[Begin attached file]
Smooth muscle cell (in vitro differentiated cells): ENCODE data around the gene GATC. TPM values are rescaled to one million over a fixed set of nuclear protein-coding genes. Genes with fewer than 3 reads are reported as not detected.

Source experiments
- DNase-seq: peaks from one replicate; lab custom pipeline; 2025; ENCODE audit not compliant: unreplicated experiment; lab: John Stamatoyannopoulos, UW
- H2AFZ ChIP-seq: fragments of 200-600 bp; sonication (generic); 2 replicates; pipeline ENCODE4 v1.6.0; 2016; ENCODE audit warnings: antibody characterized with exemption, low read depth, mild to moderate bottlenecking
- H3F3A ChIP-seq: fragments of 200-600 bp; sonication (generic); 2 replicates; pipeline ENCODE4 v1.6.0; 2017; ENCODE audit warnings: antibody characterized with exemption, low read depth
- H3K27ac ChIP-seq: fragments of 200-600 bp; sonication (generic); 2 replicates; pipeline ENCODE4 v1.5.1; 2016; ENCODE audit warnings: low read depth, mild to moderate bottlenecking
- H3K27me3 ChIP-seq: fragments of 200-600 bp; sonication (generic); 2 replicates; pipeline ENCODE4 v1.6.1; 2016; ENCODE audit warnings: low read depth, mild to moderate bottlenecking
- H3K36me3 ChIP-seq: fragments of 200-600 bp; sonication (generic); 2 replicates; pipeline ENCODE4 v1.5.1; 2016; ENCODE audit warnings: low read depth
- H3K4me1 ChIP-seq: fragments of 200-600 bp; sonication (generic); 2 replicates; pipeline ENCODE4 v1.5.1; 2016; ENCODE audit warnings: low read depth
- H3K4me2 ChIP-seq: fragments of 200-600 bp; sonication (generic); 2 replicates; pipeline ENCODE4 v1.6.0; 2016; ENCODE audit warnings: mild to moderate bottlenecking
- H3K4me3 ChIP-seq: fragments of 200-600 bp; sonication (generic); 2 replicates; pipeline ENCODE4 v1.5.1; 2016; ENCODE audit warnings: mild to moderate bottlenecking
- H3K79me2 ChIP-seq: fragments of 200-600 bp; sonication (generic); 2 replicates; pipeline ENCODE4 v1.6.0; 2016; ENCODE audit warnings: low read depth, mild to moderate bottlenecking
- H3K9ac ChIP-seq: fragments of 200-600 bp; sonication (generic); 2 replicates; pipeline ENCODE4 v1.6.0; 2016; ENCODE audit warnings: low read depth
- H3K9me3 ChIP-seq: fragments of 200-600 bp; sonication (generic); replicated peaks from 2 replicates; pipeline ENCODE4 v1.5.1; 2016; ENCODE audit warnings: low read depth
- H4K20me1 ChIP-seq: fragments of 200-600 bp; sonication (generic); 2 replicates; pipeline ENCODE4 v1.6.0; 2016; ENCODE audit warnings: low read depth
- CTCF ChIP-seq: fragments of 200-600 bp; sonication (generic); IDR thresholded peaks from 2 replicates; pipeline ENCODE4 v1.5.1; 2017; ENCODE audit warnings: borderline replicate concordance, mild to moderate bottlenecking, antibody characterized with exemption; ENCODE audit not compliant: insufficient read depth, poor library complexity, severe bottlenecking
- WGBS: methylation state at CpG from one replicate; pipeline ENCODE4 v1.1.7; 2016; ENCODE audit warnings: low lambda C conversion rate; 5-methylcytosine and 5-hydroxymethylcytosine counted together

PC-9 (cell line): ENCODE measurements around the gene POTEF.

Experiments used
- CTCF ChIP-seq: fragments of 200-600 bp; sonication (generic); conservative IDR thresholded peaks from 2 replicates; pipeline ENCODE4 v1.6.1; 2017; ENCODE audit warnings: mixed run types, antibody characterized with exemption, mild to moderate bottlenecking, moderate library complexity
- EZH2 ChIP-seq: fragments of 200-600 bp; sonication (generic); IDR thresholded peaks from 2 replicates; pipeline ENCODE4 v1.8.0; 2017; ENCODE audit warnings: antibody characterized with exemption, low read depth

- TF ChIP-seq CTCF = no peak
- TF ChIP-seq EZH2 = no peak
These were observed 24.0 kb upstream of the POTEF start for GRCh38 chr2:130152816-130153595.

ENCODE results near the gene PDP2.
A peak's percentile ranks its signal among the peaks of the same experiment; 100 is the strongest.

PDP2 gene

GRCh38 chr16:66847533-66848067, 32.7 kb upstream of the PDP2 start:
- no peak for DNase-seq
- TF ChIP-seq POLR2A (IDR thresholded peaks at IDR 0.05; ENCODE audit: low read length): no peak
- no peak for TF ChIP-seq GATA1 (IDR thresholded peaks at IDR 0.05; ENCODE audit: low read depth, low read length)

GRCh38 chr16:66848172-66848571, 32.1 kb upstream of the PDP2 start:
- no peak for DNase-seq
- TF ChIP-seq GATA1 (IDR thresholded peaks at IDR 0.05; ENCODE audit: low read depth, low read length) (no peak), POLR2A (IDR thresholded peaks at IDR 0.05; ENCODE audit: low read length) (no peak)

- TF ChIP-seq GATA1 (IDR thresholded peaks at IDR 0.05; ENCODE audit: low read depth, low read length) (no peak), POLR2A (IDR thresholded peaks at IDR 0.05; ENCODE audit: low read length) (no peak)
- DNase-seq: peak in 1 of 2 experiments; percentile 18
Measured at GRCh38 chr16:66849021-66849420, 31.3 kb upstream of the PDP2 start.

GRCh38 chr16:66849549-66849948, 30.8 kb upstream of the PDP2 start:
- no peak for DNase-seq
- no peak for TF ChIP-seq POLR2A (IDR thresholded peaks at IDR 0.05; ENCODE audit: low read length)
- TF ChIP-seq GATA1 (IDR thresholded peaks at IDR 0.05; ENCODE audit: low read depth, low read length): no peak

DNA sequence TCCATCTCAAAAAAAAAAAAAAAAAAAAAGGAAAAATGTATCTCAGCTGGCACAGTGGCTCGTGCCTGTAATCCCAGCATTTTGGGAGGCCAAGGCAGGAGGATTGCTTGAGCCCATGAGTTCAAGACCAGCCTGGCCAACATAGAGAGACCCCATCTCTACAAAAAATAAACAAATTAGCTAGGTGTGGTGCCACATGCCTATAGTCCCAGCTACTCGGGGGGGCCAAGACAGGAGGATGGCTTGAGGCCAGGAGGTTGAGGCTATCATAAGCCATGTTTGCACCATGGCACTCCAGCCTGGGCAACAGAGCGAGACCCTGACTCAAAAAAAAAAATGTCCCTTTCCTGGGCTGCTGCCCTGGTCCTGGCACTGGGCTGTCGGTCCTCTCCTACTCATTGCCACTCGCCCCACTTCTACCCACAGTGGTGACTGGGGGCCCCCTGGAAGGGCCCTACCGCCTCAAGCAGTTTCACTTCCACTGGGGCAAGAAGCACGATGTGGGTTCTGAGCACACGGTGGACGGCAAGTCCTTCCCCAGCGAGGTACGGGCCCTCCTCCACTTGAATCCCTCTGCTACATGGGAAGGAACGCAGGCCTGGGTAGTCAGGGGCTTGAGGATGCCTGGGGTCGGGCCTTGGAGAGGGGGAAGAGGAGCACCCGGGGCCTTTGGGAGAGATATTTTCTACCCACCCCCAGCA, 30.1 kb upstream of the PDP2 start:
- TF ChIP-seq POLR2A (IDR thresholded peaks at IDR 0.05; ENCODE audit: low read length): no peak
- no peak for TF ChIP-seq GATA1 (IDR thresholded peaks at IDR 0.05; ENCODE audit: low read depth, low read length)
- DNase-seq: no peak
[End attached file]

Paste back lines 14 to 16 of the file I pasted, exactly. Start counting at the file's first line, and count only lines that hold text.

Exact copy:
- H3K9me3 ChIP-seq: fragments of 200-600 bp; sonication (generic); replicated peaks from 2 replicates; pipeline ENCODE4 v1.5.1; 2016; ENCODE audit warnings: low read depth
- H4K20me1 ChIP-seq: fragments of 200-600 bp; sonication (generic); 2 replicates; pipeline ENCODE4 v1.6.0; 2016; ENCODE audit warnings: low read depth
- CTCF ChIP-seq: fragments of 200-600 bp; sonication (generic); IDR thresholded peaks from 2 replicates; pipeline ENCODE4 v1.5.1; 2017; ENCODE audit warnings: borderline replicate concordance, mild to moderate bottlenecking, antibody characterized with exemption; ENCODE audit not compliant: insufficient read depth, poor library complexity, severe bottlenecking